The Horowhenua District Council, Horizons Regional Council and environmental group Neighbourhood Liaison Group have spent the week poring over the environmental effects of the landfill.
David Moore, a representative of the NLG and the Ngati Pareraukawa hapu, said the stream’s degradation had been a “tragedy”
The Levin Landfill does not need to meet modern environmental standards because it has already has consent, a council lawyer says.
Note well, that comment is from a council, like most throughout NZ, that purports to recognise “the principles of the Treaty of Waitangi and kaitiakitanga, providing for the relationship of Maori and their traditions with their ancestral lands, water sites, waahi tapu and other taonga” (SOURCE) … and to operate “sustainably”. See our Local Govt Watch pages at the main menu for further examples of LG complicity in pollution.
Explore the links provided here to see that this is now a global problem. If you search for yourself you will find many more.
Thousands of Dead Pipi Wash Up on Waihi Beach
Thousands of dead pipi have washed up on Waihi Beach in the Bay of Plenty, shocking the locals.
A video shot by resident Jeannette McCallum on Tuesday shows the sea of dead pipi lying on the beach.
Ms McCallum says she found the blanket of shellfish during a walk with her friend, and in some places the pipi were 20 centimetres deep.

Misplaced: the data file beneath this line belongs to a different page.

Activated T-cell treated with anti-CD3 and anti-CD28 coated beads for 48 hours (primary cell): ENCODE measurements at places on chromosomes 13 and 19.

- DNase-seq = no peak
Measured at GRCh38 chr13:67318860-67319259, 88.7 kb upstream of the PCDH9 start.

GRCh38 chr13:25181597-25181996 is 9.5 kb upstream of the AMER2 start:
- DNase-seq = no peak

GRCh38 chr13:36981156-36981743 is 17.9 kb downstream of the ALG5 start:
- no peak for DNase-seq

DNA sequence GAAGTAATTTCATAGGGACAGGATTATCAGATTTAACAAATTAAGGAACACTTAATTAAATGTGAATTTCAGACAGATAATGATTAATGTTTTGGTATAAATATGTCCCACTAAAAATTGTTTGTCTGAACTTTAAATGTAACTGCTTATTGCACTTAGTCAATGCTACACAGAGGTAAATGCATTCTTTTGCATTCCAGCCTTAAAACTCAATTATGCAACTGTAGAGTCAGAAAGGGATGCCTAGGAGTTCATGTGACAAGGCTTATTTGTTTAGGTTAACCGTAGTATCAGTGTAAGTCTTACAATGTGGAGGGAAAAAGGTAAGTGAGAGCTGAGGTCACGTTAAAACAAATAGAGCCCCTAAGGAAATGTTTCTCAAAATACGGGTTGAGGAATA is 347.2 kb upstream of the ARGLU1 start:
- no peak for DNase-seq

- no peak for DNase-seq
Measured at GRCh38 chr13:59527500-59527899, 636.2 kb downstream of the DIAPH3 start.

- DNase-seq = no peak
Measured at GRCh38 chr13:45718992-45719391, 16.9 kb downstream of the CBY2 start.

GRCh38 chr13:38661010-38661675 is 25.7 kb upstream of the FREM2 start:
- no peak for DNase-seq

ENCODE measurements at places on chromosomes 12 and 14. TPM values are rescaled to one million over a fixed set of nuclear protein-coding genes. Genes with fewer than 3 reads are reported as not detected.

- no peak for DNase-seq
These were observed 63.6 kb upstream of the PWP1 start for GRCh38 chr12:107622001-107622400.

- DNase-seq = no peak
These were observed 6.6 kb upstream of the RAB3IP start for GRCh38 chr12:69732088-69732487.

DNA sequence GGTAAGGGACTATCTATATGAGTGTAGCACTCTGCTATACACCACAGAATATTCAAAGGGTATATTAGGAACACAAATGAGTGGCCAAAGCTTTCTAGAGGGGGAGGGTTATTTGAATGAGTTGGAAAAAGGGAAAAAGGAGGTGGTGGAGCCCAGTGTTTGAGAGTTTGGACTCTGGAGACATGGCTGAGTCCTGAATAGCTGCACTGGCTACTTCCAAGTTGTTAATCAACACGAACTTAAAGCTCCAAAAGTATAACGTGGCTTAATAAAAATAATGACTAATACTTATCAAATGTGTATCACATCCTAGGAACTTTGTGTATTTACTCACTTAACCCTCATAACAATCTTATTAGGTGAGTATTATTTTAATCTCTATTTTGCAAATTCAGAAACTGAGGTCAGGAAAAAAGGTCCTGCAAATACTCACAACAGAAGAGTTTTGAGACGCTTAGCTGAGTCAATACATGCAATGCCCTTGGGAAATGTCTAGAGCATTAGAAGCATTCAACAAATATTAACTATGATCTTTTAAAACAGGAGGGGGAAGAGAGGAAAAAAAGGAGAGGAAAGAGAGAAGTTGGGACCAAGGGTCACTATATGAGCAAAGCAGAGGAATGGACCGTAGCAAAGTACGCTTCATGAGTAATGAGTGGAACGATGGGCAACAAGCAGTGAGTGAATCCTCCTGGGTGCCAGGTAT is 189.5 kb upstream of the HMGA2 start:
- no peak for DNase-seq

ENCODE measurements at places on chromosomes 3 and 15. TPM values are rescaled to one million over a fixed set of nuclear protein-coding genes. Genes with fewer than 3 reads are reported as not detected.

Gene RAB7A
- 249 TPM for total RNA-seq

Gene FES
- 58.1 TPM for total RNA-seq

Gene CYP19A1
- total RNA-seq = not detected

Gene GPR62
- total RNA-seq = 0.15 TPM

“They were really thick around the stream that comes from the reservoir and onto the beach.”
Shellfish are found in the near-coastal zone, close to where people live. It stands to reason then that they will be the first to show that the sea is in a serious condition. Furthermore, shellfish cannot swim away temporarily to avoid occasional bad conditions. This article raises alarm about what has been happening and what will happen next. The consistent collapses of our shellfish stocks brings an important message. No longer can we say that we were not warned!
The elephant in the room nobody talks about in mainstream media & as we speak is killing fish stocks world wide. See the map six years on with what is flooding into the Pacific … how can we not factor in the pollution that this event has brought to our oceans?
“The nuclear disaster that has contaminated the world’s largest ocean in only five years and it’s still leaking 300 tons of radioactive waste every day.” READ MORE
Find further articles on Fukushima at ‘categories’ (left of page) & on the main menu.